John Makely / NBC News
Passengers look out from the Explorers of the Sea as it returns to port.
John Makely / NBC News
The Explorer of the Seas heads to port in Bayonne, N.J. on Wednesday.
They made it.
An illness-ridden cruise ship returned home Wednesday, an abbreviated end to a brutal voyage in which 600 passengers and crew were struck down by a fast-moving stomach bug.
The Royal Caribbean liner The Explorer of the Seas pulled into port in Bayonne, N.J., just after 1 p.m. The 10-day cruise was cut short after suspected norovirus left passengers and workers stricken with vomiting and diarrhea.
One woman aboard the ship yelled, "We made it!" as the ship docked. Other passengers, with blankets wrapped around them, stood on deck to watch the ship pull in.
A Royal Caribbean cruise packed with sick passengers is due back in a N.J. port today. The cruise was cut short after more than 600 passengers and crew members fell ill. Experts believe it could be the Norovirus.
Officials from the U.S. Centers for Disease Control and Prevention boarded the ship during its port call in the U.S. Virgin Islands to investigate the illness but tests have not yet confirmed the cause. The cruise line said its doctors reported symptoms were consistent with norovirus.
The ship carrying 3,050 passengers and 1,165 crew members departed Tuesday from Cape Liberty, N.J. and had planned to stop in San Juan, Puerto Rico, St. Thomas and St. Maarten.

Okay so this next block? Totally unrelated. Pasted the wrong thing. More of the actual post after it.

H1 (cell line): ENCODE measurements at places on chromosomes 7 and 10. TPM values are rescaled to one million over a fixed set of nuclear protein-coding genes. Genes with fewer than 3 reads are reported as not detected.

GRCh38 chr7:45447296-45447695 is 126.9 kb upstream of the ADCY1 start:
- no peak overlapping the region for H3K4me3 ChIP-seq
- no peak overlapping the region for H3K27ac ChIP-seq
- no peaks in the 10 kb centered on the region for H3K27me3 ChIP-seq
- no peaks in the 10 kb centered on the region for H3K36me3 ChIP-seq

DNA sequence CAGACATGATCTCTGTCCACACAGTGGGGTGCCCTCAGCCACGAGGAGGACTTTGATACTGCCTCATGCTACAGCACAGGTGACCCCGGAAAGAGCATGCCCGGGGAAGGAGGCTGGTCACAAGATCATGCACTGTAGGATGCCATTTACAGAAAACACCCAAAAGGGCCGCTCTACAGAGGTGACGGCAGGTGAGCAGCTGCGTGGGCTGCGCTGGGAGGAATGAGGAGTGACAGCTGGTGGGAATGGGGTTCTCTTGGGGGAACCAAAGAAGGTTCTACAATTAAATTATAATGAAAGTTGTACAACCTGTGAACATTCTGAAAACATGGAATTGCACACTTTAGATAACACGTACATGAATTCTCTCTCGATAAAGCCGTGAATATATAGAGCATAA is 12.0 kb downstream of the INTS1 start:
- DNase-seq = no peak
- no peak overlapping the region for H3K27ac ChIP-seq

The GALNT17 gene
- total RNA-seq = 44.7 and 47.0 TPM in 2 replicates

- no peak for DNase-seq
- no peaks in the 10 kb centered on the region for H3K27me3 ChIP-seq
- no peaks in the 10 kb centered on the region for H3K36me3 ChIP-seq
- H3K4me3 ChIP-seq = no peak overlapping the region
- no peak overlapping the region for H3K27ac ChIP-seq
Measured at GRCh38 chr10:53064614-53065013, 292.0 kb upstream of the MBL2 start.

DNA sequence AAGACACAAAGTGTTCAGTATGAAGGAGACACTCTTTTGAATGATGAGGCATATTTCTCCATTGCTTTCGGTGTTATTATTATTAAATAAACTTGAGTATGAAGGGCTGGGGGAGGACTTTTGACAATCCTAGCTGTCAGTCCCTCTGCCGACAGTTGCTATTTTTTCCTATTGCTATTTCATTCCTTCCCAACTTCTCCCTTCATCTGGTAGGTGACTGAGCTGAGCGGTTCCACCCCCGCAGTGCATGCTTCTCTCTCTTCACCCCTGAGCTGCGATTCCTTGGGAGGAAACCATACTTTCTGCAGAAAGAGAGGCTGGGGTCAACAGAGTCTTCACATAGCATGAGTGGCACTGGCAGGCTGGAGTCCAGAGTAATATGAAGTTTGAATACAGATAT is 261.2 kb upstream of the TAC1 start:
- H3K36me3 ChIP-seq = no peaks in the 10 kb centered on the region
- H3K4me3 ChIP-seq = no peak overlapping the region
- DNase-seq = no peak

Some people on the ship recovered after illnesses in the first days of the cruise, but Royal Caribbean Cruise Line officials said Sunday that the disruptions caused by the wave of sickness meant they were “unable to deliver the vacation our guests were expecting,” and consultation with medical experts prompted an early return.
CNBC's Simon Hobbs speaks with Royal Caribbean Cruises Chairman & CEO Richard Fain about how he keeps his business afloat amid controversy.
Cruise officials said they will sanitize the ship again and that guests scheduled for the next trip on Explorer of the Seas could be confident that all measures had been taken to prevent future illness. No one will be allowed aboard for a period of more than 24 hours as an extra precaution, the cruise line said.
The CDC said it recommended to Royal Caribbean that people who still have symptoms be housed in nearby hotels or seen at medical facilities before traveling home.
The cruise line said it is providing all guests a 50 percent refund of their cruise fares and an additional 50 percent future cruise credit. It's also reimbursing airline change fees and accommodations for guests who had to change plans for traveling home.
The CEO of Royal Caribbean Cruises Ltd., Richard Fain told CNBC in a Monday interview that it was “a very unfortunate incident,” adding their people had responded quickly and aggressively to the outbreak.
“We screen our passengers as best we can,” he said.
Norovirus — once known as Norwalk virus — is highly contagious. It can be picked up from an infected person, contaminated food or water or by touching contaminated surfaces. Sometimes mistaken for the stomach flu, the virus causes bouts of vomiting and diarrhea for a few days.
The Associated Press contributed to this report
- Sticky, icky virus: How to clean a 1,000 foot cruise ship
- Royal Caribbean CEO: 'We screen our passengers best we can'
- Royal Caribbean cruise to end early; more than 600 sick
This story was originally published on Wed Jan 29, 2014 2:59 PM EST